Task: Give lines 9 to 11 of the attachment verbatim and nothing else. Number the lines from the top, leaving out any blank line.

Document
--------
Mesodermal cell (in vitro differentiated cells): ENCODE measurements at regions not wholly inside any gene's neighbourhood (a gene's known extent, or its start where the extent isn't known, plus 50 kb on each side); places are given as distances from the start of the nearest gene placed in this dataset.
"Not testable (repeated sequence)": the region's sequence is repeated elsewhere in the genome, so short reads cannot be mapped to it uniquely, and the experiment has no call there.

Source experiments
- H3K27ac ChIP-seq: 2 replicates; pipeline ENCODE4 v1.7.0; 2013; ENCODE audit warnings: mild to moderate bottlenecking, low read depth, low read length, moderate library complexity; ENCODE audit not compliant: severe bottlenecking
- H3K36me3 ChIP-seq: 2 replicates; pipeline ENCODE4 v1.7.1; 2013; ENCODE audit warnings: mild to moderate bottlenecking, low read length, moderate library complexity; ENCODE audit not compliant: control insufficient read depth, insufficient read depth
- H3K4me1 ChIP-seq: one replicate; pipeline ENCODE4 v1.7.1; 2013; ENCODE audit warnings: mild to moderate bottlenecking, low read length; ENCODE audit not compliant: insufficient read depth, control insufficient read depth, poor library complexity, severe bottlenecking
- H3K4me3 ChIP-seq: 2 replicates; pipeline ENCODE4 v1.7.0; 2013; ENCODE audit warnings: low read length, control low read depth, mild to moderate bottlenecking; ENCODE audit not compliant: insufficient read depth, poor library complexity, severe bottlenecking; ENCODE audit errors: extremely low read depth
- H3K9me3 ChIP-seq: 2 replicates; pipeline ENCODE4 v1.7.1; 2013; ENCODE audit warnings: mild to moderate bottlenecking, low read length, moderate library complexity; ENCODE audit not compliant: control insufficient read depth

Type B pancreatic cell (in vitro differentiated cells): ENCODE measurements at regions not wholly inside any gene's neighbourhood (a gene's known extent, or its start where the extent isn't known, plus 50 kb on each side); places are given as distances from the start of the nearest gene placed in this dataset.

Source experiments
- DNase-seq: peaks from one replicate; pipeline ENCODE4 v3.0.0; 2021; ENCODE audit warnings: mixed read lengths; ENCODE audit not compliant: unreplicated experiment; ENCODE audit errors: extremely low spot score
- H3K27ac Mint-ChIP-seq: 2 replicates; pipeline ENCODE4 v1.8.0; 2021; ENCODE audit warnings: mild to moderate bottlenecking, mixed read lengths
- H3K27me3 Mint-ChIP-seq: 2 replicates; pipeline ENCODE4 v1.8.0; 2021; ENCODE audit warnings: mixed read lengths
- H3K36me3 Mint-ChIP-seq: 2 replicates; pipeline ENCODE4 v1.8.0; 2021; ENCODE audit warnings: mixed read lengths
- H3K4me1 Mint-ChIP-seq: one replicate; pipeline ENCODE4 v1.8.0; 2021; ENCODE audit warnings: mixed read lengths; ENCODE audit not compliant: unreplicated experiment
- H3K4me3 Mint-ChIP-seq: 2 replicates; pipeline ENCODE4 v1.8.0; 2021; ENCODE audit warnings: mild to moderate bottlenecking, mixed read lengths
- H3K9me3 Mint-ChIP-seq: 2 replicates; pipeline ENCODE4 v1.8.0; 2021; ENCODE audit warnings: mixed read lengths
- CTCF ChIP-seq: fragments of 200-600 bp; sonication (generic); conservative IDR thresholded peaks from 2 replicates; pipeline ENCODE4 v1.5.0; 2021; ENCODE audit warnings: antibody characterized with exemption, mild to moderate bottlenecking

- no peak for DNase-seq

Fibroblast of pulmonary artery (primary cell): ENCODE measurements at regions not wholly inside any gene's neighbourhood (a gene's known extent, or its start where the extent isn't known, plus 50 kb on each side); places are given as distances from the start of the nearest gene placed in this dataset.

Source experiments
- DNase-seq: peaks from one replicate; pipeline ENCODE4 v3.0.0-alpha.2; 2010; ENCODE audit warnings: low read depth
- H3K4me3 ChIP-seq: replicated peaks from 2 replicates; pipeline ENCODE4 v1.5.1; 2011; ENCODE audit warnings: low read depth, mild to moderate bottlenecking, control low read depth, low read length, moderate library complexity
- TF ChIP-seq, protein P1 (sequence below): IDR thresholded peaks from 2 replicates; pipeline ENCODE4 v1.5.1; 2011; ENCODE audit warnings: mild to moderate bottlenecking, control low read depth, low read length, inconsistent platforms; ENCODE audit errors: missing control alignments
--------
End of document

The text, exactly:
Type B pancreatic cell (in vitro differentiated cells): ENCODE measurements at regions not wholly inside any gene's neighbourhood (a gene's known extent, or its start where the extent isn't known, plus 50 kb on each side); places are given as distances from the start of the nearest gene placed in this dataset.

Source experiments
- DNase-seq: peaks from one replicate; pipeline ENCODE4 v3.0.0; 2021; ENCODE audit warnings: mixed read lengths; ENCODE audit not compliant: unreplicated experiment; ENCODE audit errors: extremely low spot score